Three More States Introduce Bills to Give Driver’s Licenses to Illegal Aliens
FAIR Take | March 2021
Over the past two years, three more states have passed laws allowing illegal aliens to apply for driver’s licenses – New York, New Jersey and Virginia. There is now a total of 17 states nationwide that grant driving privileges to those illegally in the United States. When Virginia passed its law, Don Rosenberg, president of Advocates for Victims of Illegal Alien Crime (AVIAC) who lost his son Drew to an illegal alien driver, said “[a]llowing illegal aliens to get a driver’s license … is not only bad policy but also dangerous … As a group, illegal aliens are terrible drivers. Years of data show they are five times more likely to be involved in a fatal collision, five times more likely to drive drunk, and 10 times more likely to hit-and-run.”
Now three more states, Pennsylvania, Minnesota, and Idaho, have introduced bills that would extend this benefit to illegal aliens. This legislation is dangerous because driver’s licenses are useful to create an appearance of lawful presence and they serve as the virtual passport to the nation, opening many doors that would otherwise be unavailable. They are also used for countless other purposes like registering to vote and applying for government benefits, as well as for establishing bank and credit card accounts.
Representative Danilo Burgos (D-Philadelphia) introduced House Bill (HB) 279 on January 27, which currently has 27 cosponsors, only two of whom are Republicans. Senator Tim Kearney (D-Delaware/Chester) plans to introduce an identical or similar companion bill in the state Senate.
Sen. Kearney says “[e]veryone in Pennsylvania needs to drive to get to work,” even though federal law prohibits illegal aliens from working in the United States and makes it a crime to employ them.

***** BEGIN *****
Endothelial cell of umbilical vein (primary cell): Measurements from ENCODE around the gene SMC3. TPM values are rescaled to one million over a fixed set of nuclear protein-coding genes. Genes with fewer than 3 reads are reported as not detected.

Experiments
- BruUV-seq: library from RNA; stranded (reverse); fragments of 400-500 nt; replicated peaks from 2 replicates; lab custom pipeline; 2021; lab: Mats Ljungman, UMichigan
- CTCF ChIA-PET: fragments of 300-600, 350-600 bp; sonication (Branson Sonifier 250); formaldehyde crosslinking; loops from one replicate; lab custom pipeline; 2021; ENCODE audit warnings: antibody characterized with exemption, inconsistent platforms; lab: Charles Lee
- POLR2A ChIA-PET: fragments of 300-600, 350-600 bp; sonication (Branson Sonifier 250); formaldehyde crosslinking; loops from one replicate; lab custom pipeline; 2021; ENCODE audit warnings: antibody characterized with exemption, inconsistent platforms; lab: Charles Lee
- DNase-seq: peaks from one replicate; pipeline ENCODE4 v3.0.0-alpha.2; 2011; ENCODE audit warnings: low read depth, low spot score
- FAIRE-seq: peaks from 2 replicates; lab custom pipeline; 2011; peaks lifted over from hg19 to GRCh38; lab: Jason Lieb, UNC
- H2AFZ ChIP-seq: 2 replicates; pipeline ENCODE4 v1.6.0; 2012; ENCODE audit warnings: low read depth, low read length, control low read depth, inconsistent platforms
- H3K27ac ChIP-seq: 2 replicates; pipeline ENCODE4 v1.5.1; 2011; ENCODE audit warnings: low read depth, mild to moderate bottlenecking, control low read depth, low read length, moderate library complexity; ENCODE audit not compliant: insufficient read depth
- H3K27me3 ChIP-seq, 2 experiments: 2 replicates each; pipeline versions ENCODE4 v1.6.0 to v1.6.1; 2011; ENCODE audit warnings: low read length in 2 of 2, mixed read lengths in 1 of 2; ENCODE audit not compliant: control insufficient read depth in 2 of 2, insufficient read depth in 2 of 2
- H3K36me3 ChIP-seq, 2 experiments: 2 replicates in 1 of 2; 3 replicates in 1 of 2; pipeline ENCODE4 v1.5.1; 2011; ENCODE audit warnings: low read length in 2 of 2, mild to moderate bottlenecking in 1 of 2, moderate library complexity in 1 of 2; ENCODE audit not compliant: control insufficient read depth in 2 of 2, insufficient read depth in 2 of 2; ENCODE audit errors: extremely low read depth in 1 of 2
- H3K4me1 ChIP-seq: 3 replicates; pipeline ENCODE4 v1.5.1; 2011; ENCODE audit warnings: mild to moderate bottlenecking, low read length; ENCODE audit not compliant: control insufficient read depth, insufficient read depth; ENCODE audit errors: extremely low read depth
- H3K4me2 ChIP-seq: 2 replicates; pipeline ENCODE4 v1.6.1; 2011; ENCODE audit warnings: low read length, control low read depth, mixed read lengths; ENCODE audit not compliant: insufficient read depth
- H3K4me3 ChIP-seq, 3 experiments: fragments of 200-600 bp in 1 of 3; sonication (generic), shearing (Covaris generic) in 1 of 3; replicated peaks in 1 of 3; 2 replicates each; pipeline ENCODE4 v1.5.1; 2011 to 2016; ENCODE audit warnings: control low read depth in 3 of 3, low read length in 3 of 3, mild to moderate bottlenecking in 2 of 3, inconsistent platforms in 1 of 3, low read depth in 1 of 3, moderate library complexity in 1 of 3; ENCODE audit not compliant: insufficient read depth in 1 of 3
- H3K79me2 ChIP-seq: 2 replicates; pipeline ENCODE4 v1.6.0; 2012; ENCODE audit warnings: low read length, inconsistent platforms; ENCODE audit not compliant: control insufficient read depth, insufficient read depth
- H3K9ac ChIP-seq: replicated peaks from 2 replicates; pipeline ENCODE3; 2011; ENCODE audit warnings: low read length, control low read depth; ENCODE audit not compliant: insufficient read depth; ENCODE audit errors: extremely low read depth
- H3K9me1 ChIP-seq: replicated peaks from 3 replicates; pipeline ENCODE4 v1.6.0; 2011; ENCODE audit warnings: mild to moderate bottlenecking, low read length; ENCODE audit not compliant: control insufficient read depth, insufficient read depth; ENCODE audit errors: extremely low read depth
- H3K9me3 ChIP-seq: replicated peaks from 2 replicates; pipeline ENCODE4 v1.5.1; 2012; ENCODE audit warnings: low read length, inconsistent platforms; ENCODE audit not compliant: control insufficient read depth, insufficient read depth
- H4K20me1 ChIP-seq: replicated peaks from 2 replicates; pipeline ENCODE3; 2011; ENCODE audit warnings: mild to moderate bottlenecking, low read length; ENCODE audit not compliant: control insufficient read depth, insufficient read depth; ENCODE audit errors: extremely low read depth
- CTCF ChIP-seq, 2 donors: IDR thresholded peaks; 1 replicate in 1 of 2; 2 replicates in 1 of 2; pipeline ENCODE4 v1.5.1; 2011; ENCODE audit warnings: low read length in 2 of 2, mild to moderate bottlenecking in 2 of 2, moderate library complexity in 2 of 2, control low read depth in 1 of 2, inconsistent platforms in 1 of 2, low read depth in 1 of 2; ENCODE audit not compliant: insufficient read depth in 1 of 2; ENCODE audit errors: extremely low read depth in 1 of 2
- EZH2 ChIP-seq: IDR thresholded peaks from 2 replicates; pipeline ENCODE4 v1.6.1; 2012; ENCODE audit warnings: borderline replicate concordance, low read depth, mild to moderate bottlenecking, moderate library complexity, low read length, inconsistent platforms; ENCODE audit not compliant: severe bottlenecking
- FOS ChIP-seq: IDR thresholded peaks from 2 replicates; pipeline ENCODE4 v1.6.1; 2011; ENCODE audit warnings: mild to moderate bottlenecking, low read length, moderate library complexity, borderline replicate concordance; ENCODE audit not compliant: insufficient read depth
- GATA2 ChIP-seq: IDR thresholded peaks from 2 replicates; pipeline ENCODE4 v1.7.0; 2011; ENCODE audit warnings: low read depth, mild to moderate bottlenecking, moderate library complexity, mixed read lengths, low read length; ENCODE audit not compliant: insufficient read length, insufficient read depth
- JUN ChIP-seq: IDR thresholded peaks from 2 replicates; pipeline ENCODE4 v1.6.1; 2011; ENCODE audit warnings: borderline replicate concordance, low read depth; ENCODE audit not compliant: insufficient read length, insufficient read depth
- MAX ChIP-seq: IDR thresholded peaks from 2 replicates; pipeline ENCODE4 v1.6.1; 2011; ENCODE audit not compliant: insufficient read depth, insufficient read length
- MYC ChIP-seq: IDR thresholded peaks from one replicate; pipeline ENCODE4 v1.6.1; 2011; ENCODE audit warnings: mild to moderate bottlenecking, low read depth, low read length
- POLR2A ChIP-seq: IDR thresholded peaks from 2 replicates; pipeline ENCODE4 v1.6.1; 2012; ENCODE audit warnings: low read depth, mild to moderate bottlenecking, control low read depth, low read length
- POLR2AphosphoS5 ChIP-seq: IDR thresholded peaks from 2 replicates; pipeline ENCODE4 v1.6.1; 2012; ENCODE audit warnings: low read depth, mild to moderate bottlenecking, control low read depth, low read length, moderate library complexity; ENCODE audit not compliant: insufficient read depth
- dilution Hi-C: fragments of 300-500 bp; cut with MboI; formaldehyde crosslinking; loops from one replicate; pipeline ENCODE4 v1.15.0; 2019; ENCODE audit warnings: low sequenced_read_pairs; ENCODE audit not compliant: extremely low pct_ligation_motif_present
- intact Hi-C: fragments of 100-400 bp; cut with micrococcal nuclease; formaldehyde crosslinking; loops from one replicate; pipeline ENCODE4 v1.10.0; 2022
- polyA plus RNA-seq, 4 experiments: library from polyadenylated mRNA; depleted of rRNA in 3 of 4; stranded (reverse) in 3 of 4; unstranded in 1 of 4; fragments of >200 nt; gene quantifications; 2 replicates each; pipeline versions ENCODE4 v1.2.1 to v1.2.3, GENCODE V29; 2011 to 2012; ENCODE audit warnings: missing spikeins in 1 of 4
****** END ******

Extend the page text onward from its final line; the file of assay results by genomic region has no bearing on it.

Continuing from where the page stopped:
Both chambers are controlled by Republicans, so without more GOP support and cosponsors, the bills have little chance of passage. A similar bill did not advance last year.
While Governor Tom Wolf (D) has not spoken out on the subject, if the bill actually passed with the bipartisan support it would need, him vetoing it would probably be extremely unlikely.
The Land of 10,000 Lakes has seen a driver’s license bill already advance quickly through its Democrat-controlled House of Representatives, sponsored by House Majority Leader Ryan Winkler (D-Golden Valley).
Winkler introduced House File (HF) 1163 on February 18 and it has already been voted out of the House Judiciary Finance and Civil Law Committee, by a party-line 10-5 vote on February 26. The bill is now in the House Transportation Finance and Policy Committee, where it has not yet been scheduled for a hearing.
Big business groups especially in the agriculture industry have lined up in support, including the state’s Chamber of Commerce and AgriGrowth Council.
There is no companion bill filed so far in the Republican-controlled state Senate. Similar legislation passed the House in 2019 but did not advance in the Senate. Minnesota is scheduled to be in session until May 17.
Governor Tim Walz (D) campaigned on a open-borders agenda and voiced support for the 2019 bill, so if a bill did pass both chambers he would almost certainly sign it.
In Idaho, it’s a Republican legislator pushing driver’s licenses for illegal aliens, backed up by the big business lobby always looking to protect their supply of cheap illegal labor. Sen. Jim Guthrie (R-McCammon) first proposed the idea in 2020 but waited until February 19 of this year to introduce it, as Senate Bill (SB) 1132.
The director of the legislature’s nonpartisan Office of Performance Evaluation, Rakesh Mohan, estimated the new licenses would bring in an additional $700,000 in revenue for the state from application fees. However, this estimate does not include any offsetting new expenses caused by additional immigration into the state, drawn by the magnet of such a benefit. In 2017, FAIR estimated that Idaho taxpayers spent over $300 million on illegal aliens.
No companion bill has yet been filed in the Idaho House and Governor Brad Little (R) hasn’t publicly taken a position on the bill, although Sen. Guthrie apparently met with him to make a “presentation” on it.
Idaho’s legislative session is scheduled to adjourn on March 26.